Nine Questions to Ask When Reading Proxies

Summarized by Ev Luecke


I thought this was an excellent article and have summarized for your
convenience. Due to the Sarbannes-Oxley Act the audit committees have come
under closer scrutiny to take their responsibilities seriously.
Read the biographies of the chair and other committee members.
They are all supposed to be knowledgeable in financial matters and the
chair is supposed to be a financial expert.  The proxy may formally
designate the chair as a financial expert.  This doesn't automatically
signal trouble, but if there was any creative accounting going on, it is
doubtful some of these people would recognize it, regardless of their
stellar qualifications in unrelated fields.

On the other hand, highly qualified committee members could be sleeping on
the job, as was the case with Enron, which had the dean of Stanford
Business School
on its audit committee.

How many times did the audit committee meet during the past year?

The numbers ranged from two to twelve in the proxies we looked at. Two is
woefully inadequate and twelve may be overkill. At a minimum, the
committee should be meeting quarterly with outside auditors, before
quarterly earnings are reported. Additional meetings may be required to
consult with the internal auditors to ascertain the adequacy of internal
controls. The proxy statement should also disclose whether the committee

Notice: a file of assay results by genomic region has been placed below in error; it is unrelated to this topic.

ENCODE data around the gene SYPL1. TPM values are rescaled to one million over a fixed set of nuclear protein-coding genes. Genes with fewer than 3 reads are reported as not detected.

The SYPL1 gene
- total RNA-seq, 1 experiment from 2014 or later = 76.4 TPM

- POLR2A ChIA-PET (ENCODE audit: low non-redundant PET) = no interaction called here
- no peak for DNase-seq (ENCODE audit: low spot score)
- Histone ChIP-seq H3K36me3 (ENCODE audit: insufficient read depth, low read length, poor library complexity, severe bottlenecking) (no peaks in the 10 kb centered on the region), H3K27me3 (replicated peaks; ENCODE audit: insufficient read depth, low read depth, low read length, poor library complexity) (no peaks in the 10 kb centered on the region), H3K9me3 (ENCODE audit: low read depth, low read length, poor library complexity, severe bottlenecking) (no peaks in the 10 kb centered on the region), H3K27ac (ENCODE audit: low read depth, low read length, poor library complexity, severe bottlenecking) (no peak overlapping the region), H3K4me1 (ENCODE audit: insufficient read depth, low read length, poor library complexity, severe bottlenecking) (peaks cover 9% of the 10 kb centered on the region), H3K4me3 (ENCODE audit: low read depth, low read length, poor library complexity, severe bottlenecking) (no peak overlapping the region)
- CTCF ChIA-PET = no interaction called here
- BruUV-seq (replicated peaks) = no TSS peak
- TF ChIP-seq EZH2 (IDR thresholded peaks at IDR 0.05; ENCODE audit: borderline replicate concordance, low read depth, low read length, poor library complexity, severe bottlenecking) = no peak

met without members of management present so that frank and open
discussion can take place about the integrity of management's financial

How much are outside auditors being paid for nonaudit services? How does
it compare to the amount paid for audit services?

Enron was faulted for paying Arthur Andersen about as much in (highly
profitable) consulting fees as for (low-profit) audit services. Yet such
well-known companies as Cooper Tire and Rubber and Wachovia paid their
outside auditors nonaudit fees in amounts about equal to the amounts paid
for audit services. Most of these fees were for tax services, including
"tax planning," a service that the AICPA has vigorously fought to keep.
Nevertheless, with the recent revelations of highly questionable tax
strategies being peddled by some accounting firms (witness Sprint), it is
doubtful that the outside auditors could give an unbiased opinion on the
tax provision in a company's income statement when they were the ones who
computed it. The AICPA shouldn't take its victory lap yet as tax services
may end up being limited to tax preparation; tax planning and IRS audit
representation services being prohibited. Stay tuned to see if providing
tax services remains permissible.
One company shockingly revealed that it was still using its outside
auditor to perform internal auditing, even though that is now virtually

Did the audit fees increase substantially from one year to the next?

While the proxy statements don't reveal the reasons for a big increase,
this could be an indication that there were problems encountered which
required the auditors to extend the scope of their services.